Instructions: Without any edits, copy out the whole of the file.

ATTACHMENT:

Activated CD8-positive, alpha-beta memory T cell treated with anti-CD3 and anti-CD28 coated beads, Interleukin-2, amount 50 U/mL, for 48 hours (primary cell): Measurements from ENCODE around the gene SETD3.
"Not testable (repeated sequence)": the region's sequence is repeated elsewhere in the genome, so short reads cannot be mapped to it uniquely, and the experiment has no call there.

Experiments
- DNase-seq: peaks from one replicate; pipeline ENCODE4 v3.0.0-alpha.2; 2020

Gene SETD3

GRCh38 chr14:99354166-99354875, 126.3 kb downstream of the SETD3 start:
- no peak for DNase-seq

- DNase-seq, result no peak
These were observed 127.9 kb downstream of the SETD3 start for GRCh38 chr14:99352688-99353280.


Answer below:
Activated CD8-positive, alpha-beta memory T cell treated with anti-CD3 and anti-CD28 coated beads, Interleukin-2, amount 50 U/mL, for 48 hours (primary cell): Measurements from ENCODE around the gene SETD3.
"Not testable (repeated sequence)": the region's sequence is repeated elsewhere in the genome, so short reads cannot be mapped to it uniquely, and the experiment has no call there.

Experiments
- DNase-seq: peaks from one replicate; pipeline ENCODE4 v3.0.0-alpha.2; 2020

Gene SETD3

GRCh38 chr14:99354166-99354875, 126.3 kb downstream of the SETD3 start:
- no peak for DNase-seq

- DNase-seq, result no peak
These were observed 127.9 kb downstream of the SETD3 start for GRCh38 chr14:99352688-99353280.